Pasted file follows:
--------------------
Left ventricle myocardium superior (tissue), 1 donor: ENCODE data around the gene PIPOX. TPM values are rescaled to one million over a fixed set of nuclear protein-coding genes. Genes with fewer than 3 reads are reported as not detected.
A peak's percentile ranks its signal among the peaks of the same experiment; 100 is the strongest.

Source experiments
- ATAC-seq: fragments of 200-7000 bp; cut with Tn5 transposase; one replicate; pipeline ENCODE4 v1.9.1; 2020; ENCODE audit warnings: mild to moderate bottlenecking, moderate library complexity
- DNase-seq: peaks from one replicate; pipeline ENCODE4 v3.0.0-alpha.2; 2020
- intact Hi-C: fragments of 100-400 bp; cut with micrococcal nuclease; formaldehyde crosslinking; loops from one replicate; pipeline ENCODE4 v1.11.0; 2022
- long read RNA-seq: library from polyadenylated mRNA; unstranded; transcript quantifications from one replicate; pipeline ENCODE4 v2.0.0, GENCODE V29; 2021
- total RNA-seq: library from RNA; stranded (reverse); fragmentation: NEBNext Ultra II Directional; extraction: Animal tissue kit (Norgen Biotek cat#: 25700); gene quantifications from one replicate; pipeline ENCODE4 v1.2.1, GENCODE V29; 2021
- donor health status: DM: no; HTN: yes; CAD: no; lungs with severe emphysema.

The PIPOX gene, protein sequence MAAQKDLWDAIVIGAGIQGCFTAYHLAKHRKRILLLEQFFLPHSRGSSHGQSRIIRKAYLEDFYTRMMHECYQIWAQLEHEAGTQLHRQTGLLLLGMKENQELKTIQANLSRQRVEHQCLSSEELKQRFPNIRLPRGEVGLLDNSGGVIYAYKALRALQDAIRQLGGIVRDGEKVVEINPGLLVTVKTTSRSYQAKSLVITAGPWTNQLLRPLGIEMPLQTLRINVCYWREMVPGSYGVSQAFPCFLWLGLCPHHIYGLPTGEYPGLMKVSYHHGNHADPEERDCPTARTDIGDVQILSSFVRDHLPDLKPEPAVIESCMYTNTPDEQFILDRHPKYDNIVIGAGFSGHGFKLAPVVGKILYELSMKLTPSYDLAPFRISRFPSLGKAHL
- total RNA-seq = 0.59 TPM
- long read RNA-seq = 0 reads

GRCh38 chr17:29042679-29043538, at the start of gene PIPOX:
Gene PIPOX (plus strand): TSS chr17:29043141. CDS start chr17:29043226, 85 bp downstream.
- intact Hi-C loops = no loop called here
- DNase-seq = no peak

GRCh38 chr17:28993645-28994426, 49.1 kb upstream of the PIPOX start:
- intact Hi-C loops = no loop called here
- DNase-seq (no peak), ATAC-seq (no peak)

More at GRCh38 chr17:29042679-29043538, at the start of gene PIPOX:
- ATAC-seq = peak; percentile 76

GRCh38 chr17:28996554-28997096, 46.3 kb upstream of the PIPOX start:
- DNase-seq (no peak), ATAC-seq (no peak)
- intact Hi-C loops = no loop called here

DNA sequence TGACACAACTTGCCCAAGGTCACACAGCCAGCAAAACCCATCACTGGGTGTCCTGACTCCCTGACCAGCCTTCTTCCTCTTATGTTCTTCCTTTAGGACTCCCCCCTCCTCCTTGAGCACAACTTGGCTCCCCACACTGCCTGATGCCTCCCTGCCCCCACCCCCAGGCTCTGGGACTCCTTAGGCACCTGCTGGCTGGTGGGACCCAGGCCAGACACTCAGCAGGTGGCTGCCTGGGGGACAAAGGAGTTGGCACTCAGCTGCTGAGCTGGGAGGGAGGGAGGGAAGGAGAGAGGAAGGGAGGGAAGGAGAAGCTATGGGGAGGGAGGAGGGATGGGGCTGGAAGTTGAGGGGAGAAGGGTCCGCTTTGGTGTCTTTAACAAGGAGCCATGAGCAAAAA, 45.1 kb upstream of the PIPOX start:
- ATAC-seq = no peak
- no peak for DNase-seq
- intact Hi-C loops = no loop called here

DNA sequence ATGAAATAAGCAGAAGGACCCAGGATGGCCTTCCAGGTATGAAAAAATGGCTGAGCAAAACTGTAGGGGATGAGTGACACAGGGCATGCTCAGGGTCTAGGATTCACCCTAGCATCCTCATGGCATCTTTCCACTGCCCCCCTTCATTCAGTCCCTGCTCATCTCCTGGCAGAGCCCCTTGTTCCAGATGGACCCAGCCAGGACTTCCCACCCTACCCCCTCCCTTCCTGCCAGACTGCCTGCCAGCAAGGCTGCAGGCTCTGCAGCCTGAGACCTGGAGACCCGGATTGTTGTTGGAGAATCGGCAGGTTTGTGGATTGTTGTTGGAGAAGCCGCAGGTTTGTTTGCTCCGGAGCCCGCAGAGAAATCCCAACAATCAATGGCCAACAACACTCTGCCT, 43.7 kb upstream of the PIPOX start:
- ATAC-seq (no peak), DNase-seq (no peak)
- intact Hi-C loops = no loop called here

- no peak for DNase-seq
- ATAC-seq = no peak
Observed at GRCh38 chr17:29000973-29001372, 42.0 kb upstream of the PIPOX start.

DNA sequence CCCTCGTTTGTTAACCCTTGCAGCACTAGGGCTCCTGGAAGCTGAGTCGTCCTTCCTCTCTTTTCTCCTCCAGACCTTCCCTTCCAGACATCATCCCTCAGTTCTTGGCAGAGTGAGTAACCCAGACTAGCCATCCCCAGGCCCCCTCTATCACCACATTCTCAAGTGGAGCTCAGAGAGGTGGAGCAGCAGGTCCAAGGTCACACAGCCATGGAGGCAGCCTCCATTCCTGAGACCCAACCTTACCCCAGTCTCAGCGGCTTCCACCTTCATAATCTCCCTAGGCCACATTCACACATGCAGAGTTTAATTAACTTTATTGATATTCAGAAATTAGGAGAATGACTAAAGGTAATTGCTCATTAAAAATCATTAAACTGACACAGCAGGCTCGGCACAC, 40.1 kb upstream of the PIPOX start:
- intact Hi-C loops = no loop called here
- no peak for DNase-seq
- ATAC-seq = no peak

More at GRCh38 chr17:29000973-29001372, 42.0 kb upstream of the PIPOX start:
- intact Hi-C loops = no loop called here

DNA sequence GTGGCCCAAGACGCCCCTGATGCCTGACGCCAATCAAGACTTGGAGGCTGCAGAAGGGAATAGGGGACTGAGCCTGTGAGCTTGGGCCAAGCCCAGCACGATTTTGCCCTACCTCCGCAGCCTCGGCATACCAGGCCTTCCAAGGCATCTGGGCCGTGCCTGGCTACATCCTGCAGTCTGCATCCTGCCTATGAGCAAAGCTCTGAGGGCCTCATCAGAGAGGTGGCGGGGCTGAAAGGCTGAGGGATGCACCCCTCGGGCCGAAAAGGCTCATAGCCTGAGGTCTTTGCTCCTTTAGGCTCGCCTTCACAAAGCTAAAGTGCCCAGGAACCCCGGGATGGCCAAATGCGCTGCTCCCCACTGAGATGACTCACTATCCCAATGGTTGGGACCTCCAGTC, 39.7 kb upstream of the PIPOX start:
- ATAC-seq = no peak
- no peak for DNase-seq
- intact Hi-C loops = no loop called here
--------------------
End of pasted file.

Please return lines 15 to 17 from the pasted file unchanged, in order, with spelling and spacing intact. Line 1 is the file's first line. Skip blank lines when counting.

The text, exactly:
- intact Hi-C loops = no loop called here
- DNase-seq = no peak

GRCh38 chr17:28993645-28994426, 49.1 kb upstream of the PIPOX start: